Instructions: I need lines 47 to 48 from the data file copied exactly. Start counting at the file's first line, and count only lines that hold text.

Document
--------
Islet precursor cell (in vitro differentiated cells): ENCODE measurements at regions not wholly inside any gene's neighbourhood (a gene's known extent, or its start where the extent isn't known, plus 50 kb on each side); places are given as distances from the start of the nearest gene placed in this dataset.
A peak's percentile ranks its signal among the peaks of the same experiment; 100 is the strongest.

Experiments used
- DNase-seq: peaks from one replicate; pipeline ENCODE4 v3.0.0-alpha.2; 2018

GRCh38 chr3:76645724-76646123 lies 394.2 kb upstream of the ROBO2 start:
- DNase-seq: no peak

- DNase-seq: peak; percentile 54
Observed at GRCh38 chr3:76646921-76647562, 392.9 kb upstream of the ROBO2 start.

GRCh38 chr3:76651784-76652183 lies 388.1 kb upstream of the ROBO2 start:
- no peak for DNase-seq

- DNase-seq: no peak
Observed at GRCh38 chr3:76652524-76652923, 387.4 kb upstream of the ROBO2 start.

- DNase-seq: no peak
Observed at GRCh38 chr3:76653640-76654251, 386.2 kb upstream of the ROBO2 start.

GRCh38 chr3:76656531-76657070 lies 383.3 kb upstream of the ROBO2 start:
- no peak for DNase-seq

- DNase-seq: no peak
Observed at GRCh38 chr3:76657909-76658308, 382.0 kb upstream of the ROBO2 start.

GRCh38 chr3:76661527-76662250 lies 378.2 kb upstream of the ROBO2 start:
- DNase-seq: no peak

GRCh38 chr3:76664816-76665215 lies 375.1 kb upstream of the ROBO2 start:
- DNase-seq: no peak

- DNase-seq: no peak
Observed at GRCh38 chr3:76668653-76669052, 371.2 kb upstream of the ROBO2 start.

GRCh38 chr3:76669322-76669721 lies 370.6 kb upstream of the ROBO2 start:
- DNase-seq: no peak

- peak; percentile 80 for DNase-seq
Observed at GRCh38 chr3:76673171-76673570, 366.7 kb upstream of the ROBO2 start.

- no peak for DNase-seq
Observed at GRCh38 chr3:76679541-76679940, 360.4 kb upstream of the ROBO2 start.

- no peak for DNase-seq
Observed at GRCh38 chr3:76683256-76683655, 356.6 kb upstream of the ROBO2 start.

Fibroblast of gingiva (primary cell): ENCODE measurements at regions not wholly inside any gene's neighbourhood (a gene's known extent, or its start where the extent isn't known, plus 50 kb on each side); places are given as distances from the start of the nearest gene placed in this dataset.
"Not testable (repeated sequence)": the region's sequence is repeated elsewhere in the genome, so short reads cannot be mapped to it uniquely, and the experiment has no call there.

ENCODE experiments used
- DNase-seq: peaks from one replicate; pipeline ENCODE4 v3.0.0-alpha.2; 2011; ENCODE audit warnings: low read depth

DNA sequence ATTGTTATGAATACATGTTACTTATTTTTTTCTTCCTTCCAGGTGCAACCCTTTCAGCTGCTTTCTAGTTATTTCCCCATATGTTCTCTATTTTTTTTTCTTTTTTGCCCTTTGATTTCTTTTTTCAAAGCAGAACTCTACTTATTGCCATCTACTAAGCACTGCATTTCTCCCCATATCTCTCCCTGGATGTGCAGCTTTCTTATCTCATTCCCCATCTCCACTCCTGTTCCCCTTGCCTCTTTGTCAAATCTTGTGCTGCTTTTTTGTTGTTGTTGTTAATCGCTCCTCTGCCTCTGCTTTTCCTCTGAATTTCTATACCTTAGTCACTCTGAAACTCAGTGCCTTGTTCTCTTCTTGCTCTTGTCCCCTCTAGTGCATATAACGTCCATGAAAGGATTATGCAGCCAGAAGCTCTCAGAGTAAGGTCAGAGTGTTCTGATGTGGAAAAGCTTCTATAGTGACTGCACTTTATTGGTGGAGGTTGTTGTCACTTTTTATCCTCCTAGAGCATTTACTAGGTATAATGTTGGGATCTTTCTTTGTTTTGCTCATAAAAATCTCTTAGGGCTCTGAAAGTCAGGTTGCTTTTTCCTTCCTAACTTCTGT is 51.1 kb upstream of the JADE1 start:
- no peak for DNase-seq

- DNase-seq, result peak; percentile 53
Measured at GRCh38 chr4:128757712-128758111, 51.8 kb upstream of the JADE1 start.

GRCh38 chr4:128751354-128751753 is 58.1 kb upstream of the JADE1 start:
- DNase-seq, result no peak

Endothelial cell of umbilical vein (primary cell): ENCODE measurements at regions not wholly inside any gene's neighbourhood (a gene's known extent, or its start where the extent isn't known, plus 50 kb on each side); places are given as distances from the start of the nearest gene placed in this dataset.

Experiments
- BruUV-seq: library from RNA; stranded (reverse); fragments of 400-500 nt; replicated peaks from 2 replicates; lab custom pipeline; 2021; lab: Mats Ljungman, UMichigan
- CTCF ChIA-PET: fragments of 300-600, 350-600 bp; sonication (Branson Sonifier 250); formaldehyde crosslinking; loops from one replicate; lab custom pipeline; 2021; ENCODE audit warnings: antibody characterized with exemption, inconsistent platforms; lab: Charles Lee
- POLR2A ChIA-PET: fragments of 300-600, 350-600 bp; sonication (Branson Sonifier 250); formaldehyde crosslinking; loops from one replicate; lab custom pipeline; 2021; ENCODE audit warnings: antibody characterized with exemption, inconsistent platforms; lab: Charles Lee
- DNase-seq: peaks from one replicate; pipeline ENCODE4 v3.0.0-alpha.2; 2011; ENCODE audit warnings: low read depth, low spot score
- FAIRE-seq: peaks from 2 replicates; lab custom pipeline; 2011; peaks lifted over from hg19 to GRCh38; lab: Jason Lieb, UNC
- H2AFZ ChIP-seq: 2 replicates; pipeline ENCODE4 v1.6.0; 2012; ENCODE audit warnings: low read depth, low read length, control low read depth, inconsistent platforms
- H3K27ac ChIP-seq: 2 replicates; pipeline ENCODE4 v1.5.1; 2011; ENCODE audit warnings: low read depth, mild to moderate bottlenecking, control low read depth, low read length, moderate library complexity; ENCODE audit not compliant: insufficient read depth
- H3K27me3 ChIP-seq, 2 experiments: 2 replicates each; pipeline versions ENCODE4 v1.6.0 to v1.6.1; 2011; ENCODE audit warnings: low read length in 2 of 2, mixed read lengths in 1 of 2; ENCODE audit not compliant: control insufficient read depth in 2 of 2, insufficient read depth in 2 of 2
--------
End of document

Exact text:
- POLR2A ChIA-PET: fragments of 300-600, 350-600 bp; sonication (Branson Sonifier 250); formaldehyde crosslinking; loops from one replicate; lab custom pipeline; 2021; ENCODE audit warnings: antibody characterized with exemption, inconsistent platforms; lab: Charles Lee
- DNase-seq: peaks from one replicate; pipeline ENCODE4 v3.0.0-alpha.2; 2011; ENCODE audit warnings: low read depth, low spot score